Intrigued with the creative potential and the physical challenges of making pottery, I started my career in pottery with intensive workshops, including a four-year apprenticeship. I found expert direction, inspiration, and an enduring love for the process of making pots in these workshops.
Over the course of my four summers as a student at Pond Farm Bauhaus, master potter Marguerite Wildenhain taught me and her small group of summer students the process of making pottery, and she showed us how to begin to think and live as artists. As a teacher, Marguerite drew on her own Bauhaus learning experiences, her additional European training, and 50 years rich with the experience of producing beautiful, expressive pottery and teaching pottery-making in the summers.
I worked on a kick wheel through the four years of my apprenticeship. The simplicity and rigor of the kick wheel teaches one the feel the appropriate speeds for each operation of the throwing process. I used the kick wheel in my studio for another two years, then transferred to a Soldner electric wheel. My electric wheel offered a speed controller with the closest feel to a kick wheel available: It is the slowest speeds that are most important. It also helped increase my productivity, making it possible to earn a decent living in the 20th and 21st centuries.
Nimbus, in our hometown of Ashland, Oregon, was our first gallery until its closure in January of 2020. They had maintained a large display of our pottery. We opened our first store in Ashland in 1994, which became home to our pottery and the fine arts and crafts of several friends whose work we much admired while traveling the fair circuits. Our store moved into three different locations in Ashland and grew progressively larger with each move over the next sixteen years. In 2010, we closed our downtown gallery and moved our pottery to the internet and to two other Oregon galleries.
I finished my 4 year apprenticeship in 1979, and began participating in juried arts and craft fairs in Oregon, California, Washington, Arizona, and Nevada. My wife and I enjoyed the travel and soon had an annual route doing eight to ten fairs a year, along with some wholesale accounts at a few select galleries. We enjoyed consistent success with art fairs for over 25 years and still have standing invitations to return to many as a “Hall of Fame” exhibitor.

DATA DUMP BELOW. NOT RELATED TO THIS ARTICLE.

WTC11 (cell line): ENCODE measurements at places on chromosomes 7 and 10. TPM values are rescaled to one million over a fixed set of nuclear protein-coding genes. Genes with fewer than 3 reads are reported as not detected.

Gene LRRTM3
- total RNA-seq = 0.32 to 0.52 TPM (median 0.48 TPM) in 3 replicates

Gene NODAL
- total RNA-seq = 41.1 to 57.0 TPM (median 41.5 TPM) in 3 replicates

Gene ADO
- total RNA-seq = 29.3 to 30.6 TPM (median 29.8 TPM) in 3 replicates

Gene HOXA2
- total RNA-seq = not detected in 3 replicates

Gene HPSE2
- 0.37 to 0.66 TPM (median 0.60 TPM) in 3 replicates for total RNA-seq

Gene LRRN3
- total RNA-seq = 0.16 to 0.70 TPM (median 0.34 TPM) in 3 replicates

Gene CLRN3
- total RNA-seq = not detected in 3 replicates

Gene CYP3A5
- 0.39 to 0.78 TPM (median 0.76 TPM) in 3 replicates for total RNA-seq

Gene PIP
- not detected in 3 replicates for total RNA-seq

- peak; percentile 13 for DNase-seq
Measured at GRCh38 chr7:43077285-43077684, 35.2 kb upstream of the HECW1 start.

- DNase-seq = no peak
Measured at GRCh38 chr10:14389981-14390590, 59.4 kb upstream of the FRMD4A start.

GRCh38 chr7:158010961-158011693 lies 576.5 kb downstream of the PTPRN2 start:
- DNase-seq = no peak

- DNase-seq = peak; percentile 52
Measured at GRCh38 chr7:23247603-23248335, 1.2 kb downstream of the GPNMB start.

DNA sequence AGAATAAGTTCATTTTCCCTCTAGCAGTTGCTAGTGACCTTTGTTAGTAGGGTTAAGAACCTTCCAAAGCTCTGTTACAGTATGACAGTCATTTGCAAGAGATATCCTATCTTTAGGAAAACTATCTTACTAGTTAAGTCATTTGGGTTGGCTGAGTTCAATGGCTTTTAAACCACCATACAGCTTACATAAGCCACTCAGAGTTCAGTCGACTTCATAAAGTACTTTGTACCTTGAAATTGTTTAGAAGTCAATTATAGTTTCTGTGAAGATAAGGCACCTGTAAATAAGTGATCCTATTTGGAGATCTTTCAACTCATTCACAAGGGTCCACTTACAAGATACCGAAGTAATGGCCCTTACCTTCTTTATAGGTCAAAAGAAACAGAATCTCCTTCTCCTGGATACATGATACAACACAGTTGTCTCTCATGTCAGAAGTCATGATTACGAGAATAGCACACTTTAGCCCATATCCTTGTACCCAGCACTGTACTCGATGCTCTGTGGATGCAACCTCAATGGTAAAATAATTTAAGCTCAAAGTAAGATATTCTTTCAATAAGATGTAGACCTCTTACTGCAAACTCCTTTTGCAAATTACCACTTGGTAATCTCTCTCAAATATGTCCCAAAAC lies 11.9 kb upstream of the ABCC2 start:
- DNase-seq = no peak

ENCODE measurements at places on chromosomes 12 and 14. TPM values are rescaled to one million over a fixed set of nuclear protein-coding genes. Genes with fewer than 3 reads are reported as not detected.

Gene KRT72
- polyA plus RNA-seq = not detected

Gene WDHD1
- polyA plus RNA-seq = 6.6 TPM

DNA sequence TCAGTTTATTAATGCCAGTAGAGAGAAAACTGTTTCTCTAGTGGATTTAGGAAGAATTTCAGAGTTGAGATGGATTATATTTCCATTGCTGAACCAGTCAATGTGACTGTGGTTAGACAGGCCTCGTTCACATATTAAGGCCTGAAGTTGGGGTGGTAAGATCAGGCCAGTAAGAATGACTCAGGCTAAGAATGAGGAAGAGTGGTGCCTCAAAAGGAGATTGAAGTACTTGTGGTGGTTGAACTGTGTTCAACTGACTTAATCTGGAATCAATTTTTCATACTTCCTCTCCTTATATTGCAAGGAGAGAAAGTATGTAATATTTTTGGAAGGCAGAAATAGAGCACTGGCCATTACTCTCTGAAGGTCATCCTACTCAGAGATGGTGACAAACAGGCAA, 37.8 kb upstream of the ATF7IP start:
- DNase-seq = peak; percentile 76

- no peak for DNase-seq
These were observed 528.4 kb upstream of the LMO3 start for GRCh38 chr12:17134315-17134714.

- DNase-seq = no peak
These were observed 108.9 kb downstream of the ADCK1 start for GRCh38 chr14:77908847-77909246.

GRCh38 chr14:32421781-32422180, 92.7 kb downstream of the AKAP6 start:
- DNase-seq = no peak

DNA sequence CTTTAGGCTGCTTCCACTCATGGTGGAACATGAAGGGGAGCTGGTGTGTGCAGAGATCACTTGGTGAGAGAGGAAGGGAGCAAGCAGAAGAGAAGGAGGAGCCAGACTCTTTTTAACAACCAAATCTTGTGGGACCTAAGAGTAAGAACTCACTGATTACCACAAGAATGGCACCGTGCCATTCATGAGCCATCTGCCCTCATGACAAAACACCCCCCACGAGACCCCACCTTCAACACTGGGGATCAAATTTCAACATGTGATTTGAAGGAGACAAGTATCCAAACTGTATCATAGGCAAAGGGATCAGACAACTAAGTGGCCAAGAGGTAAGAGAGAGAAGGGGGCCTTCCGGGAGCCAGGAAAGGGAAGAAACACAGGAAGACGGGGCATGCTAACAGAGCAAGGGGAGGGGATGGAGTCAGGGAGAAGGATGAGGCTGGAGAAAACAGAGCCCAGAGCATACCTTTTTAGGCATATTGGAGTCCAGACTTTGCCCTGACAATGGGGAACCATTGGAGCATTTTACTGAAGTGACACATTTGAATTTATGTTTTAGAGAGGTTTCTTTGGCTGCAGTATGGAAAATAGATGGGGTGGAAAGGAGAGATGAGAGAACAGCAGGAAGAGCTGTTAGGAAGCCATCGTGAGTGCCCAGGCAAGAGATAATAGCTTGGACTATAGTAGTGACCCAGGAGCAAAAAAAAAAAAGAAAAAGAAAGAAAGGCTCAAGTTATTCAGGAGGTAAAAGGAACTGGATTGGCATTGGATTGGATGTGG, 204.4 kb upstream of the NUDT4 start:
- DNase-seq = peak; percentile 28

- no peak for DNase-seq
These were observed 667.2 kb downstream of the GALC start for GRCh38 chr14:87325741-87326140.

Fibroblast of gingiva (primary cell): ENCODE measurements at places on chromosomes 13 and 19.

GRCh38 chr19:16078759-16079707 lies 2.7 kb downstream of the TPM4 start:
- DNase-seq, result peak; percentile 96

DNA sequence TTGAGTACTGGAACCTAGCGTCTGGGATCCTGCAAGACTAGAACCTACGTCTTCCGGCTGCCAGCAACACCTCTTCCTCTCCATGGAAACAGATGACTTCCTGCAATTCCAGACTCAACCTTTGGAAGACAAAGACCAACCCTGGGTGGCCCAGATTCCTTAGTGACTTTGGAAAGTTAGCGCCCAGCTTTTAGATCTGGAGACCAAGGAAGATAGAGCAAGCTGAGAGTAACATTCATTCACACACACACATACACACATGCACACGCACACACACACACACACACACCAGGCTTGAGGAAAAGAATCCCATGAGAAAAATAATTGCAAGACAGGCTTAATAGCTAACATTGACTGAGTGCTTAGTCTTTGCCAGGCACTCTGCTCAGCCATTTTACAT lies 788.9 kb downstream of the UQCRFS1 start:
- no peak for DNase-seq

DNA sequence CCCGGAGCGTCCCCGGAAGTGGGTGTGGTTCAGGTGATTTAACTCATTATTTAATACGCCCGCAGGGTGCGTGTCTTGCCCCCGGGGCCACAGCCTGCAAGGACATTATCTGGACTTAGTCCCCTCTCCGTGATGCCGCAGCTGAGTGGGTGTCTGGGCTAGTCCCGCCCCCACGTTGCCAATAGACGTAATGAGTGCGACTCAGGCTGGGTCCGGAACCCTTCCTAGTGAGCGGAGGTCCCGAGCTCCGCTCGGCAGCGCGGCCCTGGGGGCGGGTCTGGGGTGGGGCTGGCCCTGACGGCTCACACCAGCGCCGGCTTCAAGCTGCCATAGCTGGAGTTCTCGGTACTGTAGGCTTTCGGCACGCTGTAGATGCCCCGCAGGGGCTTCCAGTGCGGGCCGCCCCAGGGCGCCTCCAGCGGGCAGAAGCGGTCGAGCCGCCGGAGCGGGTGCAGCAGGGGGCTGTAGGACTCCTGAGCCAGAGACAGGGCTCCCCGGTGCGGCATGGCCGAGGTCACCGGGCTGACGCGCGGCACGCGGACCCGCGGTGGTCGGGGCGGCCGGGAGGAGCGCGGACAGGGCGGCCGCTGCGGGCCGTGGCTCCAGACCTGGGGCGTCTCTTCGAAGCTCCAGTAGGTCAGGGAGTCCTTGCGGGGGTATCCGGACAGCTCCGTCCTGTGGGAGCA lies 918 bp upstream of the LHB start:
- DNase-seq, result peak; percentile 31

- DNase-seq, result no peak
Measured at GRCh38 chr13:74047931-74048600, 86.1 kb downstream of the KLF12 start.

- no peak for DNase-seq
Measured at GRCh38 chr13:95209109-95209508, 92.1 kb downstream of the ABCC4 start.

With the help of my former apprentice, Jon Winter, I rebuilt my Olsen 24 kiln that had been in use for 35 years and had over 1000 firings and more than 140 tons of clay pass through it. It is revitalizing to return to one’s roots and rebuild with over four decades of pottery-making experience! It would be nice to have another 35 years to see if I could wear the kiln out again!
Several years ago I started doing two-day seminars featuring demonstrations, presentations, and conversations about living and working as a potter. It is something I find very enjoyable and I am always looking for teaching opportunities of this sort. Contact me if you are interested in discussing a workshop!
I continue to make pots daily and feel more excitement for the process than ever: it is all so very interesting, and there still is much to learn. Making pottery as a skilled craftsman in the 21st century is not an easy path to travel, but I continue to draw enduring strength and inspiration from Marguerite’s expressive and imaginative pottery, her wonderful teaching methods, her humanity, and her personal dedication to the making and teaching of pottery. For more than 45 years I’ve enjoyed creating this deep well of experience. I revel in the support of my family, friends, and the many customers who take delight in the pots I am able to make.
Thank you for your continued interest in my development as a potter and my pottery. I always strive to improve and understand as much as I am capable of absorbing. There really is no limit to the study of the interesting subject of pottery.